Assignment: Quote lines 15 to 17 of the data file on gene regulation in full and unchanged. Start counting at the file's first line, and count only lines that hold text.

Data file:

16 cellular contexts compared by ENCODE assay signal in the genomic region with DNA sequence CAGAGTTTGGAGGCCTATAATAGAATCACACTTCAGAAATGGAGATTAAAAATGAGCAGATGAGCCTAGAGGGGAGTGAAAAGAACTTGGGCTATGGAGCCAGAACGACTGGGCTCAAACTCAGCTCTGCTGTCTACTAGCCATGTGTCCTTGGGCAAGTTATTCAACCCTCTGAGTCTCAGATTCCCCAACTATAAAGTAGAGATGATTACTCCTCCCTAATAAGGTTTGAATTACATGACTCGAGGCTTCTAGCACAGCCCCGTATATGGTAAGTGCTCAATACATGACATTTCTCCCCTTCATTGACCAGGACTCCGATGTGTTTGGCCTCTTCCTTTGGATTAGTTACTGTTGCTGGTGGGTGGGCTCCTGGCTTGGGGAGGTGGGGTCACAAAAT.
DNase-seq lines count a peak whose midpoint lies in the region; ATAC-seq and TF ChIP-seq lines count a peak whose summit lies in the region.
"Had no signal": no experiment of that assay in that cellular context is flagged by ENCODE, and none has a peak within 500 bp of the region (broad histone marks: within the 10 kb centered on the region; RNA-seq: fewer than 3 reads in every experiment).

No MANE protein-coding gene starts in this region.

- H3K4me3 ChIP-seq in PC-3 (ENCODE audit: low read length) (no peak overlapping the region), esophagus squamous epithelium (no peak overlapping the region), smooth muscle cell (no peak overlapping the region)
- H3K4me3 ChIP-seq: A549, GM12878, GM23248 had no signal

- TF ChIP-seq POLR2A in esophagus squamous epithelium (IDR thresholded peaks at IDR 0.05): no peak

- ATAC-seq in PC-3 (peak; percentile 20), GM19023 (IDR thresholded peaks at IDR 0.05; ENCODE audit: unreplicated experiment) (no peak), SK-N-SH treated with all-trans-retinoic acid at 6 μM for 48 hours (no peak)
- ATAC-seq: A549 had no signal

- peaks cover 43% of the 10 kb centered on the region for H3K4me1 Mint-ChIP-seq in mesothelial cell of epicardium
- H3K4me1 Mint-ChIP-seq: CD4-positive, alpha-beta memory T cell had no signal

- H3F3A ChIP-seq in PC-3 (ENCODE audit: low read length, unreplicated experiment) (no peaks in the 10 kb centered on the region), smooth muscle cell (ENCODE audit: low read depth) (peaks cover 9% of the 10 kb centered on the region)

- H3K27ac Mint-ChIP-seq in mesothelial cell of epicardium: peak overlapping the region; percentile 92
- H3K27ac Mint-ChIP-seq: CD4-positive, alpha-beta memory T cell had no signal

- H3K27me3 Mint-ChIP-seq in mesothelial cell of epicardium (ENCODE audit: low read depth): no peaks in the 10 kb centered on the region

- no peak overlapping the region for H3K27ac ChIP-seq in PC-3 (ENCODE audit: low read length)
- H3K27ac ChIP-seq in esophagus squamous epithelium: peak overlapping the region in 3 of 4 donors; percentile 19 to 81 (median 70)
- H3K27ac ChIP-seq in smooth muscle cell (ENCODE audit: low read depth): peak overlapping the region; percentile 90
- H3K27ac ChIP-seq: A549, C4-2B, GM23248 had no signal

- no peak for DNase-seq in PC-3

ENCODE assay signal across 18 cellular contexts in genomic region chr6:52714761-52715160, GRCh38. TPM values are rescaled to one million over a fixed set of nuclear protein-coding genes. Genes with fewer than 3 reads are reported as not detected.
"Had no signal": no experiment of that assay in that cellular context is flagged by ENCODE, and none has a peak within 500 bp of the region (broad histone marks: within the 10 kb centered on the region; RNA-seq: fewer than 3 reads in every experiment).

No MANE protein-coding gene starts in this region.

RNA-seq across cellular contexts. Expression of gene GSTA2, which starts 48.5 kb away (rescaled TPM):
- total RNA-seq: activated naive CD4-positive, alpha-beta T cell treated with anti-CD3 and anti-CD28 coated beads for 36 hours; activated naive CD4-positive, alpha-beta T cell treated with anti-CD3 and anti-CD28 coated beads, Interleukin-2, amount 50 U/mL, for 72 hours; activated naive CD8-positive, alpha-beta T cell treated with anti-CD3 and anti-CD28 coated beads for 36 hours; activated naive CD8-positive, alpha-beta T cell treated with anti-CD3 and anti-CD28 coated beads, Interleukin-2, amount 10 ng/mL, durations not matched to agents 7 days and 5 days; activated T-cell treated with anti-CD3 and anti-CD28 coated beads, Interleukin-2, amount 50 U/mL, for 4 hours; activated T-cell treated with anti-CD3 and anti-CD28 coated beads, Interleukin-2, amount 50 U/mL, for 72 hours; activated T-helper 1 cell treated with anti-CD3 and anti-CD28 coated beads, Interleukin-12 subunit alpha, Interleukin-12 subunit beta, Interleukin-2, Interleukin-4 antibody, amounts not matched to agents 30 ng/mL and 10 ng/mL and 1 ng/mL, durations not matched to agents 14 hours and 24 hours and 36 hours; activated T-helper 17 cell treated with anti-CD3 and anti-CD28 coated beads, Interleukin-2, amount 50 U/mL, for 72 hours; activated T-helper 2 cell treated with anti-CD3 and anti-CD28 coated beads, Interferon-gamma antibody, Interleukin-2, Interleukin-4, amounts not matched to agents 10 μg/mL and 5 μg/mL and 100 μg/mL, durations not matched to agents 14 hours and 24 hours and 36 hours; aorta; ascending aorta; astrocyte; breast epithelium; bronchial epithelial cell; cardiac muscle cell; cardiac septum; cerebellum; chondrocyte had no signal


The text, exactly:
- H3K27me3 Mint-ChIP-seq in mesothelial cell of epicardium (ENCODE audit: low read depth): no peaks in the 10 kb centered on the region

- no peak overlapping the region for H3K27ac ChIP-seq in PC-3 (ENCODE audit: low read length)
- H3K27ac ChIP-seq in esophagus squamous epithelium: peak overlapping the region in 3 of 4 donors; percentile 19 to 81 (median 70)